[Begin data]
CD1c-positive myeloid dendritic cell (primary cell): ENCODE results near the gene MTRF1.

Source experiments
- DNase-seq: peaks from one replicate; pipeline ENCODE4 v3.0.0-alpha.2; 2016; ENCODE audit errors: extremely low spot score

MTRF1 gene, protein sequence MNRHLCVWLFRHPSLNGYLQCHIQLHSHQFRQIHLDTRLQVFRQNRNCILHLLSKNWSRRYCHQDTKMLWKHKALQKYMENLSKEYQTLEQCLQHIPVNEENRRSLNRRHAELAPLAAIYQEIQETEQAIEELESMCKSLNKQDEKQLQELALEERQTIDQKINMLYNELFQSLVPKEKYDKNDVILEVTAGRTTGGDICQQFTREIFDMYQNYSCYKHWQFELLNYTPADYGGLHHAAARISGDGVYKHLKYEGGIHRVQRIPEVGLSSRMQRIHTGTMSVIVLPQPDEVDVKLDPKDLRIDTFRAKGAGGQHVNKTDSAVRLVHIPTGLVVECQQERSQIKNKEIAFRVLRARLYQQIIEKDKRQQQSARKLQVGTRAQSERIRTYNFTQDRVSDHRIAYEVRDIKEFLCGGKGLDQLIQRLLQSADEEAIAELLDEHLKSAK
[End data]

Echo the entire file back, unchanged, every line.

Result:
CD1c-positive myeloid dendritic cell (primary cell): ENCODE results near the gene MTRF1.

Source experiments
- DNase-seq: peaks from one replicate; pipeline ENCODE4 v3.0.0-alpha.2; 2016; ENCODE audit errors: extremely low spot score

MTRF1 gene, protein sequence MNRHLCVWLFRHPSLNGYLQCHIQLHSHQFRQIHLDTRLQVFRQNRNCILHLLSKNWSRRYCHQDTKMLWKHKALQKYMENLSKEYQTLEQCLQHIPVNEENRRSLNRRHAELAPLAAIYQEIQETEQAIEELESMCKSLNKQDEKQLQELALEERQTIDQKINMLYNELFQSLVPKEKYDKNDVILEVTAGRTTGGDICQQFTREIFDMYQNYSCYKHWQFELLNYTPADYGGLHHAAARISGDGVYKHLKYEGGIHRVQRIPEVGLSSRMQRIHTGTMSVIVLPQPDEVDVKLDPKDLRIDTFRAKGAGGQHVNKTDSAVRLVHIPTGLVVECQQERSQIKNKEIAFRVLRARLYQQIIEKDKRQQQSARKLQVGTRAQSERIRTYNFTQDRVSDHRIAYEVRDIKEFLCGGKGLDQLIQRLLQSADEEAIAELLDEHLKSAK